8 Things You Probably Didn’t Know About Santa Cruz History

All Photos by Garrick Ramirez

Burly lumberjacks, Hawaiian princes, and a protester who wore a dress made from hot dogs are just some of the fascinating characters that fill Santa Cruz’s rich history. Below, we’ve listed a few of our favorite historical stories as well as the spots to experience them firsthand. Yep, we love getting lost in Wikipedia too, but local history is best explored in person.

#1: Hawaiian Princes Bring Surfing

Did you know that Santa Cruz is the birthplace of mainland surfing? Using boards fashioned from redwood planks, three Hawaiian princes showed locals how to hang ten in 1885. You can learn this history at the Santa Cruz Surfing Museum which chronicles 100 years of local surf culture. Housed in the iconic Mark Abbott Memorial Lighthouse overlooking famous surf break Steamer Lane, the cozy museum is crammed with vintage photographs, surf memorabilia, and surfboards, including one sporting a jagged shark bite.

#2: Mega Shark of the Mountains

One of the most unique things unearthed in the Santa Cruz Mountains is a tooth belonging to a Megalodon, a prehistoric shark that was thought to be three times larger than a Great White. What was it doing in the mountains? Well, 10-12 million years ago, all of the Santa Cruz Mountains was underwater! You can marvel at the massive tooth at the Santa Cruz Museum of Natural History which invites visitors to discover local animals, geology, and native people through enthralling, hands-on exhibits.

#3: Indoor Pool Acrobatics

From 1927 to 1945, fearless children and adults performed acrobatics high above an indoor salt water pool for weekly Water Carnivals held at Neptune’s Kingdom at the Santa Cruz Beach Boardwalk. Today, the hangar-like structure houses a mini golf course and arcade, but you can still see the steel arches that held equipment used by the daring acrobats. On the second floor, you’ll also find the fantastic Historium, a fun collection of Boardwalk memories starting with its opening in 1907.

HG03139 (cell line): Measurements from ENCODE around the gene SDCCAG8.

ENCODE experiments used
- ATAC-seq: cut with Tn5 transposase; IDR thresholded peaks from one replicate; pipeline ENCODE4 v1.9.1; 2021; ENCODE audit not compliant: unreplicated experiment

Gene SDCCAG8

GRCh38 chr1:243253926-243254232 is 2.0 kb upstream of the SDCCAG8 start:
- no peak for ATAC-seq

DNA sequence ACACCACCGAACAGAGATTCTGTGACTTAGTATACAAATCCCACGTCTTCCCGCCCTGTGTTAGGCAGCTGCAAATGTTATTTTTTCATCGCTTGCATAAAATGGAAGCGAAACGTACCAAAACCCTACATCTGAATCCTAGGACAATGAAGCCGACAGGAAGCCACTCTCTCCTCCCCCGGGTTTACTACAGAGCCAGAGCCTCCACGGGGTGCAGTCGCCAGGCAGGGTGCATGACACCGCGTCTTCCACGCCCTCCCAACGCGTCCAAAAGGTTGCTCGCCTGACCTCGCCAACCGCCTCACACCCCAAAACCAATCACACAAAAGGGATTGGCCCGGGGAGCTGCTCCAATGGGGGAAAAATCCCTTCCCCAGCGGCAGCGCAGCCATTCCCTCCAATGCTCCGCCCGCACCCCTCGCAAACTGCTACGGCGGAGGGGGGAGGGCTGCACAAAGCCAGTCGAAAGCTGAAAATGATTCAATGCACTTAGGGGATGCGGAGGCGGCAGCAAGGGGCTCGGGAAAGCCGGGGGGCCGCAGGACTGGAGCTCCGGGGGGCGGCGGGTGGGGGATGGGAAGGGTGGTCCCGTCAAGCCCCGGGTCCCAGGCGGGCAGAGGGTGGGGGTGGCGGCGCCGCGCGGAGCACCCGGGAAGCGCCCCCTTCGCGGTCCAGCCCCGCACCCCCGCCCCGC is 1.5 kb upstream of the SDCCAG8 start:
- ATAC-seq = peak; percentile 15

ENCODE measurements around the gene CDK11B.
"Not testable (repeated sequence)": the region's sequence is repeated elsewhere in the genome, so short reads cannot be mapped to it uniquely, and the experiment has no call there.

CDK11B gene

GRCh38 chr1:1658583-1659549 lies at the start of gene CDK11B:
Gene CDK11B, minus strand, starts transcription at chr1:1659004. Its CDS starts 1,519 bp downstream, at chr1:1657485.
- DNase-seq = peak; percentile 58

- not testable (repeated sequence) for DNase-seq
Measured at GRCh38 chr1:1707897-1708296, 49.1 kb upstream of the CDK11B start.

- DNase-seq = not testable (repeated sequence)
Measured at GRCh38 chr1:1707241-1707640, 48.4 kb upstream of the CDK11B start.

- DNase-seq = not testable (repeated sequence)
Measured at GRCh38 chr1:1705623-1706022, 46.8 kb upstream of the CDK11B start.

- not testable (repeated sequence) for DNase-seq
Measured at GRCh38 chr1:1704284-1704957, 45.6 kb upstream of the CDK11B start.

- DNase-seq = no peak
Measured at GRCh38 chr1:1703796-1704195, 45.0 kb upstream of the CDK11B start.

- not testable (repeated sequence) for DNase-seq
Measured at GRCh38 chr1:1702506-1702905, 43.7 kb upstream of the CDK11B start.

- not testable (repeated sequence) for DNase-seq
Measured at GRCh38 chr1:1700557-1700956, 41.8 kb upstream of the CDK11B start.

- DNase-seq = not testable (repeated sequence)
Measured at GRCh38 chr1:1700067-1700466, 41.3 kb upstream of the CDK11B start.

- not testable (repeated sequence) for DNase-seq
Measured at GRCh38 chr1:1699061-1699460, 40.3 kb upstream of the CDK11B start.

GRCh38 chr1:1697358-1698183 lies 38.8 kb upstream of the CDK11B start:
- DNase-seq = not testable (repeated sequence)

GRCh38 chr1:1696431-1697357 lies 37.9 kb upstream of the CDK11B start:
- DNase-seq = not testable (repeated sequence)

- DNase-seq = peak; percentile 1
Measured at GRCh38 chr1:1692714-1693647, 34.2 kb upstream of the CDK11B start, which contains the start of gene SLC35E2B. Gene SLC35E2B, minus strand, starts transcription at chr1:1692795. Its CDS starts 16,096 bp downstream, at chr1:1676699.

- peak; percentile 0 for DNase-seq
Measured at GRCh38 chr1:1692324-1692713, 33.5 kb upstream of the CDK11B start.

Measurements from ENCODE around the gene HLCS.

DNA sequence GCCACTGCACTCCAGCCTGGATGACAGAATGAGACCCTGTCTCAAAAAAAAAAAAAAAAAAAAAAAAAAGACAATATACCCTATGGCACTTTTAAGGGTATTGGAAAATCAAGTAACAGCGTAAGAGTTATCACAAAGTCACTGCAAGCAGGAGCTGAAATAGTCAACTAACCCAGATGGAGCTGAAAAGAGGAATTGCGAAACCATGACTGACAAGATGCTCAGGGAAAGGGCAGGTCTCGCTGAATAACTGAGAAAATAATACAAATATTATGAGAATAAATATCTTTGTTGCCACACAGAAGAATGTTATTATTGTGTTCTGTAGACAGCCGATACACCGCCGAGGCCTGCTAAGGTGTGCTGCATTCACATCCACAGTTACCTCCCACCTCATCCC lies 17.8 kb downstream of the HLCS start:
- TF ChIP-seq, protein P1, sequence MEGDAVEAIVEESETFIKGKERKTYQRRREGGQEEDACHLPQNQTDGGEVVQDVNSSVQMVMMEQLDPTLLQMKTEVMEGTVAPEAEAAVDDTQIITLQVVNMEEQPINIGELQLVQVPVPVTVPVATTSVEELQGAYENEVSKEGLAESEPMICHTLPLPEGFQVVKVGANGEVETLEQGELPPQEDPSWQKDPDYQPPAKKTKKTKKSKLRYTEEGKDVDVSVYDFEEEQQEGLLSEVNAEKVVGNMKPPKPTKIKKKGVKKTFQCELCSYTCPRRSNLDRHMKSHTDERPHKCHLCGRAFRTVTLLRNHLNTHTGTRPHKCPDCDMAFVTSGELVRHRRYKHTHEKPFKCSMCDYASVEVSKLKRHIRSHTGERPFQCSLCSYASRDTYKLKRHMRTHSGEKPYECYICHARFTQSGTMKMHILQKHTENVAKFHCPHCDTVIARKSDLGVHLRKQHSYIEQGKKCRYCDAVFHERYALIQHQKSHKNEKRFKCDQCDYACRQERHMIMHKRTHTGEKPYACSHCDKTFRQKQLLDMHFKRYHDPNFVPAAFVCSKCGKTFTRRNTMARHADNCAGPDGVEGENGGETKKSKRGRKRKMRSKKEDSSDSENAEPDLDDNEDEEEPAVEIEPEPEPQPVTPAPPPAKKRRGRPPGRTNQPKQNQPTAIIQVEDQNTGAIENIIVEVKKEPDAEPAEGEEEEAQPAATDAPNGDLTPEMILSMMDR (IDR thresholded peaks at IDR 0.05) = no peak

#4: Where’s Sotola?

Capitola, California’s oldest beach resort town, was almost renamed Sotola in 1929 after a meeting was held to propose merging with neighboring Soquel. Sadly for Sotola supporters, the nays outweighed the ayes. For more history on this charming seaside town, head to the Capitola History Museum. Exhibitions change every year, you can see what’s new and exciting at the Capitola History Museum here!

#5: Welcome to Apple City

With 14,000 acres of apple orchards, 7 frozen food plants, and 152 commercial dairies, Santa Cruz County was better known for its agriculture than its beaches in the early 20th century. The Agricultural History Project details Santa Cruz’s rich food production history with family-friendly collection of artifacts and exhibits-including a virtual tractor that kids love-at its home in Watsonville, a town once dubbed The Apple City. The museum is only open on the second Saturday of each month, but they’re happy to offer tours on other days with advance appointment.

#6: Local News Comes From Leaves

In 1916, Luther E. McQuesten became publisher of the Mountain Echo, a Boulder Creek newspaper that faced a paper shortage and overdue subscription fees. His solution? He printed four editions on cottonwood leaves, giving new meaning to the term “leaflet.” You’ll find two of these leaves at the San Lorenzo Valley Museum which welcomes the public free of charge. Housed in a stunning 1906 church constructed entirely of old-growth redwood, the atmospheric space feels like stepping back to a time when the valley teemed with saw mills, lumberjacks, and saloons.

#7: Aptos’ Place in History

The seaside village of Aptos was a popular a vacation destination long before California became a state. In addition to trade, Native tribes from the central valley – who today we refer to as Miwoks-trekked to these shores for the same reason you and I do today: great seafood, beautiful beaches, and perfect weather! The Aptos History Museum packs a lot of stories like these into a cozy space that’s filled with artifacts and cool old pics including some amazing ones of the SS Palo Alto, the famous cement ship tussled by storms.

#8: The Meat Dress

Santa Cruzans may have bore witness to the first meat dress, long before Lady Gaga. As a means of protest, former model Ann Simonton donned dresses made from hot dogs, steak, and lunch meats in “counter-pageants” staged outside the Miss California event held annually in Santa Cruz. Simonton is just one of many historical figures featured at the Santa Cruz Museum of Art & History. The museum’s wonderfully immersive history gallery details local history-from the Mission Era to the present-as well as the captivating people who helped shape it.

Piqued for more insight on Santa Cruz history? Visit our site which details more fascinating stories like the ones above.